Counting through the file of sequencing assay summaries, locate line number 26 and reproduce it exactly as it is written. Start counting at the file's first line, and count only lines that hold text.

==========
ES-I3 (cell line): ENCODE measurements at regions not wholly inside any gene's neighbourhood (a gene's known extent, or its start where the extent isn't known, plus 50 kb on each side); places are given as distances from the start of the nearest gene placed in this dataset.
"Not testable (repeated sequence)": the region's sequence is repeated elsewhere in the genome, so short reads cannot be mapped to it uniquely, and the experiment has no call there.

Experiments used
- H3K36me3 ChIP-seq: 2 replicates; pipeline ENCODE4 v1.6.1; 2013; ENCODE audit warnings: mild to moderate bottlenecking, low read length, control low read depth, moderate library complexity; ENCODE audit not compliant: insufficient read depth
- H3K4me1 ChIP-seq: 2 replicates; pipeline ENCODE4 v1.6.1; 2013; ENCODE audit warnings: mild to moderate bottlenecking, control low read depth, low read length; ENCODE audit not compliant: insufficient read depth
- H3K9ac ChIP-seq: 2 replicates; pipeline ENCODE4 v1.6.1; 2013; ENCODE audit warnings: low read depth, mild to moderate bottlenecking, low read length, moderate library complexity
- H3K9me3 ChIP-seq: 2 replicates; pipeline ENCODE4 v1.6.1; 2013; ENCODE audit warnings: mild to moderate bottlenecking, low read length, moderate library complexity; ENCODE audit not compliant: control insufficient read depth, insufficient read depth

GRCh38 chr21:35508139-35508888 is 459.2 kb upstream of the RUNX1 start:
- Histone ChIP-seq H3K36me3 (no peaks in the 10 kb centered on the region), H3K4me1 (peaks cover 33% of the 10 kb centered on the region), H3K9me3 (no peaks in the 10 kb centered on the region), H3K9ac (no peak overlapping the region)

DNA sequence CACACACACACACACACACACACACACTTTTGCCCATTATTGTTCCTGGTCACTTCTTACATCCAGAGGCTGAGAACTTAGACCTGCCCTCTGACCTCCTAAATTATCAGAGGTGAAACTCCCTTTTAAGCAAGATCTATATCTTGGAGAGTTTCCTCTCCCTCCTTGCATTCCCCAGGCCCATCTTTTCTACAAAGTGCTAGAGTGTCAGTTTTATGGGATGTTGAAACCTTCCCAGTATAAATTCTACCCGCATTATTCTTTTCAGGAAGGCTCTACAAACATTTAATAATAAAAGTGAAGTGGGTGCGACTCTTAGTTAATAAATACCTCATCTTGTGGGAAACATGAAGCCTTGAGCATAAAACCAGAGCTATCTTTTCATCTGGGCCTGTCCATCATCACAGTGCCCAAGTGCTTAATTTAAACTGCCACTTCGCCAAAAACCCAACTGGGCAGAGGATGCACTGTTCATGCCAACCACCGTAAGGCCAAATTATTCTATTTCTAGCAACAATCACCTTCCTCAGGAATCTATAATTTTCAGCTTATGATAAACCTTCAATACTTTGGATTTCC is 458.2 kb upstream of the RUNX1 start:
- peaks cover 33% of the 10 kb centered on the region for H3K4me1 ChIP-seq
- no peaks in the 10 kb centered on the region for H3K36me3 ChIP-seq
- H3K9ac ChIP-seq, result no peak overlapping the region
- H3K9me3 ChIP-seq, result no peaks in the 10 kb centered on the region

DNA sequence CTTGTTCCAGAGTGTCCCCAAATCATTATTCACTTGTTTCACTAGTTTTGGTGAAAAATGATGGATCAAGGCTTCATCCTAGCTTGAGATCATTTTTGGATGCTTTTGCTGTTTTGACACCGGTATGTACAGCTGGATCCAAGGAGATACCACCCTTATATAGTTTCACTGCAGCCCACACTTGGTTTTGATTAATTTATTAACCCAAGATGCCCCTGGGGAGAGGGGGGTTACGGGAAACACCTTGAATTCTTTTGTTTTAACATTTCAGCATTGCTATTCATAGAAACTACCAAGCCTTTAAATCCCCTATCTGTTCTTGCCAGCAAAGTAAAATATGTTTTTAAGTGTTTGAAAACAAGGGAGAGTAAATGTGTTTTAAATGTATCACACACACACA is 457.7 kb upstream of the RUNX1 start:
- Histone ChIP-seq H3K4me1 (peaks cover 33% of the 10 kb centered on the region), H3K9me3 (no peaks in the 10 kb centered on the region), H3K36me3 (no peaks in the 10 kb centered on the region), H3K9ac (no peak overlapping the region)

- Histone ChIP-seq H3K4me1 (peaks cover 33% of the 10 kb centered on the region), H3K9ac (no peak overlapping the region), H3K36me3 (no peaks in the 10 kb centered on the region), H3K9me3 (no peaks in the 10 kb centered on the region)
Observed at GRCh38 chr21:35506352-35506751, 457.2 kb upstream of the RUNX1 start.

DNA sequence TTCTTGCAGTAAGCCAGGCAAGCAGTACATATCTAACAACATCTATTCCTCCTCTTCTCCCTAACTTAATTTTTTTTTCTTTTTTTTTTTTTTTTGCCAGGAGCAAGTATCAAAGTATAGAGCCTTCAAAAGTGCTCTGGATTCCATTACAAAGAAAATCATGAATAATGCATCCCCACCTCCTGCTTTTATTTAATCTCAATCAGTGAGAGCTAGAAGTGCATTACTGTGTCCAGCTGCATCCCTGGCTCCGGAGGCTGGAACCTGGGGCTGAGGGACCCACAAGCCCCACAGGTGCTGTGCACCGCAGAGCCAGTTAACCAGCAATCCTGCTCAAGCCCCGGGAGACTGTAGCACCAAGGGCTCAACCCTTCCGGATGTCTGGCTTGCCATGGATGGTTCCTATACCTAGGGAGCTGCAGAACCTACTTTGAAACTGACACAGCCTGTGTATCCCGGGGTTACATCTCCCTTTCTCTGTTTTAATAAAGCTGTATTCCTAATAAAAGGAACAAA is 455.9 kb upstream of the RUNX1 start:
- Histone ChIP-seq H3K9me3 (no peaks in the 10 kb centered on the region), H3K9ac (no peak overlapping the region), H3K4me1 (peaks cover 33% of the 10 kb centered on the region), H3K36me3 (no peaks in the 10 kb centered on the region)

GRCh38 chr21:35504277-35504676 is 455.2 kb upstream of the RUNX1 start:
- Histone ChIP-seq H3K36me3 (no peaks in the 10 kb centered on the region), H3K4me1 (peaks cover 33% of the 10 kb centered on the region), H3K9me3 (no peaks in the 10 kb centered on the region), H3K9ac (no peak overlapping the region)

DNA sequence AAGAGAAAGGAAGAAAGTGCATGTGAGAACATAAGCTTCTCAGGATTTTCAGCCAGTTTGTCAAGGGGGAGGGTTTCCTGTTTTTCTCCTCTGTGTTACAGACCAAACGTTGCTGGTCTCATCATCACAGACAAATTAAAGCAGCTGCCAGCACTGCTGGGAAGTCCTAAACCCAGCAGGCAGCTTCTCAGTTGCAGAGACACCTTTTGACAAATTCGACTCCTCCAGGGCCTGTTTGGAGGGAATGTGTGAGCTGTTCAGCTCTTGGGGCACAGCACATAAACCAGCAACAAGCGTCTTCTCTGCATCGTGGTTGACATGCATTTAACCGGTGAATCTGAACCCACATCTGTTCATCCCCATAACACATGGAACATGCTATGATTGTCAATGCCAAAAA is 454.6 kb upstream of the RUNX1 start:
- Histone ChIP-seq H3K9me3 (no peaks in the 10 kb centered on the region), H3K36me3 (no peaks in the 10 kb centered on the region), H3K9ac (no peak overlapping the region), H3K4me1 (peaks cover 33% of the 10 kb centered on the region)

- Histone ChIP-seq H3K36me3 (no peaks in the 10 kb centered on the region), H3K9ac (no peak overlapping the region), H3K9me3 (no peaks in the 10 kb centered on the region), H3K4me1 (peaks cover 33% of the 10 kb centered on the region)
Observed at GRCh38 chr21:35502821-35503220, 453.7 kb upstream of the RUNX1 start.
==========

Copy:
Observed at GRCh38 chr21:35502821-35503220, 453.7 kb upstream of the RUNX1 start.